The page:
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What Is The Pathophysiology Of Abdominal Aortic Aneurysm
Inflammatory process: The exact mechanism for AAA formation is not known. There are several etiologies/theories. The most widely accepted is that aaas form due to an inflammatory process in the wall of the aorta associated with atherosclerosis. Inflammatory cells are thought to degrade structural proteins (such as elastin) in the wall of the aorta, weakening it and allowing for aneurysm formation. ...Read moreSee 2 more doctor answers
"Aneurysm" has scary implications for many people. It just means an enlargement of an artery. The problem is that when arteries (including the aorta) get too large, their walls become weak and prone to tear (dissection) or rupture. If this happens in the aorta it can be a catastrophe. Management of aortic aneurysms depends on where it is, how big, whether it's growing, ...Read more
Depends: There is a big difference between an open repair and an endovascular repair. Open repairs require aggressive cardio-pulmonary resuscitation post-op. Depending on the extent of the repair patients are often kept intubated the first night. Endovascular procedures are typically less of a physiological burden on the body and patients are extubated the same day and typically go home the next day. ...Read moreSee 2 more doctor answers
Usually none: Most of AAA have no symptoms and discovered by routine physical exams, screening ultrasound or incidental finding on ct scans. If symptomatic then usually pain in upper to mid abdomen sometimes radiating to the back or just back pain , rupture with severe pain and shock , sometimes present as clots traveling to the legs with acute pain or blue toes. Rare type is infected or inflammatory /fever. ...Read moreSee 2 more doctor answers
Largest AAA repaired: You shouldn't think about it as, " is it too big to repair?" many anatomic details as well as a person's overall medical condition go into the decision as to if an aneurysm can be repaired. Its overall size is not a main consideration (though if its still small, they can usually be watched without repair). ...Read moreSee 1 more doctor answer
Very high if rupture: Rate of rupture: 5 to 6 cm is 5 to 15%; 6 to 7 cm 10 to 20%; 7 to 8 cm 20 to 40%. Also if the aneurysm increases in size by 8 mm in a year the risk of rupture is high even if less than 5 cm. Hence not only is attention paid to the size but also the rate of growth. Once it ruptures the mortality rate is greater than 50%. The key is to repair before rupture either by surgery or stent graft. ...Read moreSee 2 more doctor answers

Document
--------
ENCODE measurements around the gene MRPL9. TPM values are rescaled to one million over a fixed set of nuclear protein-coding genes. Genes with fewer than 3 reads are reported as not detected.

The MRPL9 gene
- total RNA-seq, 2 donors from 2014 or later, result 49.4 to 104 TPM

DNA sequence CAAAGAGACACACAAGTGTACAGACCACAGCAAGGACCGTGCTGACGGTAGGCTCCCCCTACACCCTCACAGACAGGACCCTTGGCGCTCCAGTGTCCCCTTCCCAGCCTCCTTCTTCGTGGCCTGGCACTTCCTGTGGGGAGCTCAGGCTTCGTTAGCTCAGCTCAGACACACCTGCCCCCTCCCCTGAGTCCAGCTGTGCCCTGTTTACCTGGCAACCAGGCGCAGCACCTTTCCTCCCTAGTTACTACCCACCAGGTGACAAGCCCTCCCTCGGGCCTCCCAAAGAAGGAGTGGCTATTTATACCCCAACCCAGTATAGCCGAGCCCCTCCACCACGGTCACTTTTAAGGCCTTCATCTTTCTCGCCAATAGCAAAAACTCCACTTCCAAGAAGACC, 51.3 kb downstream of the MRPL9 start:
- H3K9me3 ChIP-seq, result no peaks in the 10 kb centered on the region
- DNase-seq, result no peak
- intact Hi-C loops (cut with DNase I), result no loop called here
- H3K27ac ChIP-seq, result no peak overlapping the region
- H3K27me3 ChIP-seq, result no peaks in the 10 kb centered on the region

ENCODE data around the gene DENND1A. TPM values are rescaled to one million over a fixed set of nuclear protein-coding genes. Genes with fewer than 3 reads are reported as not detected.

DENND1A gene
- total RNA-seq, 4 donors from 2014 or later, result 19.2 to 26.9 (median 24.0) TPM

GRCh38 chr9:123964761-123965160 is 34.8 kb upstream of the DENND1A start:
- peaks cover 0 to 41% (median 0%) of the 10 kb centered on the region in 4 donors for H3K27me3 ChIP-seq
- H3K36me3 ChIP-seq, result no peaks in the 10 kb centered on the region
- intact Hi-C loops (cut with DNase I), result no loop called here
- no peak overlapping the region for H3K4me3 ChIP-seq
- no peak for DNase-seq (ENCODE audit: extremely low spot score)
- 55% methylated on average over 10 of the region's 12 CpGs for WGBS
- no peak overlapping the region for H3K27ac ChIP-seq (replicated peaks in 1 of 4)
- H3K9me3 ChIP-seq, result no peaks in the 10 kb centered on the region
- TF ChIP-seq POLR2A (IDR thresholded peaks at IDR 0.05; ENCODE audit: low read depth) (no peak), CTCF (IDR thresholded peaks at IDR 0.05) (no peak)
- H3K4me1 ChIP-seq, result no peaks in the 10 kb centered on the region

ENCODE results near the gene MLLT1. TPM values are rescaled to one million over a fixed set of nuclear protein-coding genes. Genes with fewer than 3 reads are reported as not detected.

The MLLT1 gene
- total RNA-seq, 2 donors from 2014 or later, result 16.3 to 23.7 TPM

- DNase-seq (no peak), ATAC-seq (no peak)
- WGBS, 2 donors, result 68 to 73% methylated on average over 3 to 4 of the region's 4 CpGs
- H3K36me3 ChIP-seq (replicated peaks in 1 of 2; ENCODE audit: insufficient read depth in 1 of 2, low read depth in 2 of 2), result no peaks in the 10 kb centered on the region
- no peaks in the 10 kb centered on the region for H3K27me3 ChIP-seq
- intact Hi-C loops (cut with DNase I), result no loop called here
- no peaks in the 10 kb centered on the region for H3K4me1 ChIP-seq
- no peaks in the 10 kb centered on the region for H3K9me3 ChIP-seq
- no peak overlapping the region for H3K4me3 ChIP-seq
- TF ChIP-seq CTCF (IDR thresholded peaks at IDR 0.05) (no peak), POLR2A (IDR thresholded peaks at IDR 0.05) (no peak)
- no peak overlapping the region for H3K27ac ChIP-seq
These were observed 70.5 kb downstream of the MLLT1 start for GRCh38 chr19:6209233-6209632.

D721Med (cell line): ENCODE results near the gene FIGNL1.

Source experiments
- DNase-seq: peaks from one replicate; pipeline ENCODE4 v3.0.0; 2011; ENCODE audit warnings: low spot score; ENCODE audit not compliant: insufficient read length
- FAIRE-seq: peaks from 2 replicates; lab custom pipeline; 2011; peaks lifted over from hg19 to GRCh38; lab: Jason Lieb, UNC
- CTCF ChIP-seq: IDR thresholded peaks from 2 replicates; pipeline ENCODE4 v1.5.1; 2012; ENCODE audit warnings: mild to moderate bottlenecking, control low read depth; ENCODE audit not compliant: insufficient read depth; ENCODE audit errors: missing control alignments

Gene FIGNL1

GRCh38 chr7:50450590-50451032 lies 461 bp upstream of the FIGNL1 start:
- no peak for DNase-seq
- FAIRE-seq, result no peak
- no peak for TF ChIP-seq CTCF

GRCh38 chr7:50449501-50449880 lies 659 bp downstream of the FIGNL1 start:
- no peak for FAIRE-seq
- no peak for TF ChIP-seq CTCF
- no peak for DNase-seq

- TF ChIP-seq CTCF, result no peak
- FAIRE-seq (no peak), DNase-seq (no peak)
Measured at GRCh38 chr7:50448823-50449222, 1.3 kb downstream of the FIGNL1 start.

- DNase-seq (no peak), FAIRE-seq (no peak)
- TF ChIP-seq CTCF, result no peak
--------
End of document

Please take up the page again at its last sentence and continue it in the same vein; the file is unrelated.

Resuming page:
Typically non: Most of them are asymptomatic. Abdominal aortic aneurysm can cause mid abdominal and back pain sometimes. Severe pain and fever if infected. Unusually emboli or clots to legs and ischemia. Thoracic aortic aneurysm may cause back pain, or compression on structure like esophagous(difficulty swallowing), trachea or bronchus( difficulty breathing) or nerves like recurrent laryngeal nerve( horesness). ...Read moreSee 1 more doctor answer
Several theories: Most common belief is that aneurysms develop due to some inherent weakness in the artery's muscular layer due to an imbalance of collagen metabolism or genetic collagen abnormalities. The only independent risk of aneurysm growth is high blood pressure and smoking. ...Read moreSee 1 more doctor answer
Arteriosclerosis: Most arteriosclerotic aneurysms result in cystic medial necrosis of the aorta resulting in dilatation of the artery secodary to the internal pressure and weakness of the arterial wall. Any part of the aorta and its branches may be affected. Infections with bacteria, fungus, syphillis may also produce aneurysms in the aorta. ...Read moreSee 1 more doctor answer
Several things: About 5% of men over the age of 65 have abdominal aortic aneurysms. Risk factors include: increasing age, male sex, family history of aneurysm (may increase your risk 4-fold), hypertension, and history of smoking. Dissecting aneurysms can be caused by localized damage to to the artery from hypertension or trauma (deceleration or sheering-type injury) or catheter injury from an angiogram. ...Read moreSee 2 more doctor answers
AAA Prevention: Key ways to prevent AAA are to increase your general health. This includes stopping smoking, controlling diseases such as diabetes and hypertension, lowering your cholesterol and eating less salt. The best treatments for an AAA come from early diagnosis with regular check ups. If found early, they can be watched until something has to be done. ...Read moreSee 2 more doctor answers
Size: Abdominal aneurysms should be treated surgically if greater than or equal to 6 cm (sometimes 5.5 cm depending on the age and risks), if symptomatic or if it grows at a rate greater than 0.5 cm/ 6 months. The treatment is endovascular repair unless the anatomy is unfavorable (unusual). You should see a board certified vascular surgeon with endovascular experience. ...Read moreSee 1 more doctor answer
Less wall elastin : The aorta, the main artery that delivers blood from the chest to the belly, has a protein known as elastin in its wall. Smoking and COPD affect biochemistry destroying elastin, leading to weakening in the wall causing it to bulge out forming an aneurysm. Why most common in abdomen? Cause elastin layer is thickest in chest thins at renal arteries in abdomen - no surprise they often form there 1st! ...Read moreSee 1 more doctor answer
Good Question: The largest abdominal aneurysm I have operated on was 16 CM in diameter. It is unusual these days to find really large diameter aneuryms due to better screening & due to the number found incidentally when exams such as sonograms or ct scans are performed for other reasons. Increasing size correlates with increased rupture rates. ...Read moreSee 1 more doctor answer
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